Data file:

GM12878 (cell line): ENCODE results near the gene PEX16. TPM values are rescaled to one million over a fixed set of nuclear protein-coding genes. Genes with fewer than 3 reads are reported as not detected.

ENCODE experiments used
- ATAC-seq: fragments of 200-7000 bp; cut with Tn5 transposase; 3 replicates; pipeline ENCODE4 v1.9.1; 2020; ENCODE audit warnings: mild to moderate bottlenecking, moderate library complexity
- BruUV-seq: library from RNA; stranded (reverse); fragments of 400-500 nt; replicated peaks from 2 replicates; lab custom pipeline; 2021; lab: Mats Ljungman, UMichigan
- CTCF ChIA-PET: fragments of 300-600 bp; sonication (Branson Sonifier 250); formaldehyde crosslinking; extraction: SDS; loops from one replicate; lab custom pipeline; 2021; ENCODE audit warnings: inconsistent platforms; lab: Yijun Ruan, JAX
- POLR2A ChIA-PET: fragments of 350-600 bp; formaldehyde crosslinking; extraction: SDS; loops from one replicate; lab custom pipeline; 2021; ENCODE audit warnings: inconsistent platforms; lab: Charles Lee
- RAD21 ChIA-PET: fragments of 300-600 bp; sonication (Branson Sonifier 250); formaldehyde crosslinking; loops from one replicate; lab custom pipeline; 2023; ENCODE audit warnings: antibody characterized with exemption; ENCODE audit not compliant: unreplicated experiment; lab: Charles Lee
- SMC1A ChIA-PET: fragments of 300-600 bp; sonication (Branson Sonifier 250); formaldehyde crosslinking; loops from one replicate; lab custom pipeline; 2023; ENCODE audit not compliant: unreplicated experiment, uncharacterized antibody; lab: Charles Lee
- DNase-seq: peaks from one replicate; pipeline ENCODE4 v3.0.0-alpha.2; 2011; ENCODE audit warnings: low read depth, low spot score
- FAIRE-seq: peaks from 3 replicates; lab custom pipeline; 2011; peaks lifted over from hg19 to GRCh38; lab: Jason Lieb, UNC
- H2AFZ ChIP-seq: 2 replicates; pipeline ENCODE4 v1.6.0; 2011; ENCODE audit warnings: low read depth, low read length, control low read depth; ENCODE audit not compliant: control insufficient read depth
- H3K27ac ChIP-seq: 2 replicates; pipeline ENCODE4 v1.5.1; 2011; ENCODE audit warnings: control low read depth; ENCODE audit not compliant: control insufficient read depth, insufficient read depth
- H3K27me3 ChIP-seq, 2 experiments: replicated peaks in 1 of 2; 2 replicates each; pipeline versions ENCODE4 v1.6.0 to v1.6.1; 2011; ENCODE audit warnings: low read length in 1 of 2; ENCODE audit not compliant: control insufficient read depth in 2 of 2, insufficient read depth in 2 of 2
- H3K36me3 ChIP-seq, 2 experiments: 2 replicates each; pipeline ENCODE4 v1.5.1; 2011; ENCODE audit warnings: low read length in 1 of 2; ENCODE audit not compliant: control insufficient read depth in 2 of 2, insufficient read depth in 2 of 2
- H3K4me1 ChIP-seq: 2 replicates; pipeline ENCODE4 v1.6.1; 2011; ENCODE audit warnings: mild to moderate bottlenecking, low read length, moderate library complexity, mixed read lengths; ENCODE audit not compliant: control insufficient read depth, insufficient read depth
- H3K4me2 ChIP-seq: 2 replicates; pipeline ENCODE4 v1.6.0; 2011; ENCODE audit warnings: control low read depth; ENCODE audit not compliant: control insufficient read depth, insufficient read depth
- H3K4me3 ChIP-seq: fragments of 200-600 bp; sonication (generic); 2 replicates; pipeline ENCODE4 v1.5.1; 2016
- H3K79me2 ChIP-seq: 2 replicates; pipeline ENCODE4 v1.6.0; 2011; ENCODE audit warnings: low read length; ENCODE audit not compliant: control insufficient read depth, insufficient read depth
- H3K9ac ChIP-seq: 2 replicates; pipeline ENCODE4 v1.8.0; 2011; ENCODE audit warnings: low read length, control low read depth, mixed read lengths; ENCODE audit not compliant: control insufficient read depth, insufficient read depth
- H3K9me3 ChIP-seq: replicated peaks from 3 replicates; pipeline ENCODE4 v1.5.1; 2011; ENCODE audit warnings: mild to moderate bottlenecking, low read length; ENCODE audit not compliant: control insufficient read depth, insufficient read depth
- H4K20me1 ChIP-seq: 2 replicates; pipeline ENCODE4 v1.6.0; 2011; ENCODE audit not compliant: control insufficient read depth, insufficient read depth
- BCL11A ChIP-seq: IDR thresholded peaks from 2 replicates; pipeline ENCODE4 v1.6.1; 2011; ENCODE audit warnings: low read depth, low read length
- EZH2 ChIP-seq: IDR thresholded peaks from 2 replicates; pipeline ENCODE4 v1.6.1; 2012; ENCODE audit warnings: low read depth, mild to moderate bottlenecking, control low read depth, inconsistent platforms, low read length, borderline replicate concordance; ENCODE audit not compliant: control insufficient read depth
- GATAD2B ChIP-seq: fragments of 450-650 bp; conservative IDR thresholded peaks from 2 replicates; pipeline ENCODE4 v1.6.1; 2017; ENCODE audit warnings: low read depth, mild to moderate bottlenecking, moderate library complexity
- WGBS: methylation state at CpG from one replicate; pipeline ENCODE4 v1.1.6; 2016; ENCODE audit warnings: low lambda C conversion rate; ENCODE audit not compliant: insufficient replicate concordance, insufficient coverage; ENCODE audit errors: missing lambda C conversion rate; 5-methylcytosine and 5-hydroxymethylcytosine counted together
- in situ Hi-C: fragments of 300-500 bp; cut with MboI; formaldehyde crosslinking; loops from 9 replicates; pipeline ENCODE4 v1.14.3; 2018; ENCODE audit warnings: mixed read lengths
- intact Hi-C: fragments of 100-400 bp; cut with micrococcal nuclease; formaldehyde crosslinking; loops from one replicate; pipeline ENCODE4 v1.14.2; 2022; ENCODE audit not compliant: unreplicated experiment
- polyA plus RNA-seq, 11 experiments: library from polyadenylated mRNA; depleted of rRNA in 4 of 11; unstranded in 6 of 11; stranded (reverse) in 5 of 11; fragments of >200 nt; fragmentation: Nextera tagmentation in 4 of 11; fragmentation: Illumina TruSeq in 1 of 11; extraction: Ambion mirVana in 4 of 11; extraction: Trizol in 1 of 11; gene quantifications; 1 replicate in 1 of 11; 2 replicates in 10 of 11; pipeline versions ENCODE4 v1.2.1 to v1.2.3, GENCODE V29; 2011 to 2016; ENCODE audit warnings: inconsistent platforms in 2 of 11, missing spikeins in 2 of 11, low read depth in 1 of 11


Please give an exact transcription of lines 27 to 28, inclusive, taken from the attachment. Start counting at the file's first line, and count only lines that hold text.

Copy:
- intact Hi-C: fragments of 100-400 bp; cut with micrococcal nuclease; formaldehyde crosslinking; loops from one replicate; pipeline ENCODE4 v1.14.2; 2022; ENCODE audit not compliant: unreplicated experiment
- polyA plus RNA-seq, 11 experiments: library from polyadenylated mRNA; depleted of rRNA in 4 of 11; unstranded in 6 of 11; stranded (reverse) in 5 of 11; fragments of >200 nt; fragmentation: Nextera tagmentation in 4 of 11; fragmentation: Illumina TruSeq in 1 of 11; extraction: Ambion mirVana in 4 of 11; extraction: Trizol in 1 of 11; gene quantifications; 1 replicate in 1 of 11; 2 replicates in 10 of 11; pipeline versions ENCODE4 v1.2.1 to v1.2.3, GENCODE V29; 2011 to 2016; ENCODE audit warnings: inconsistent platforms in 2 of 11, missing spikeins in 2 of 11, low read depth in 1 of 11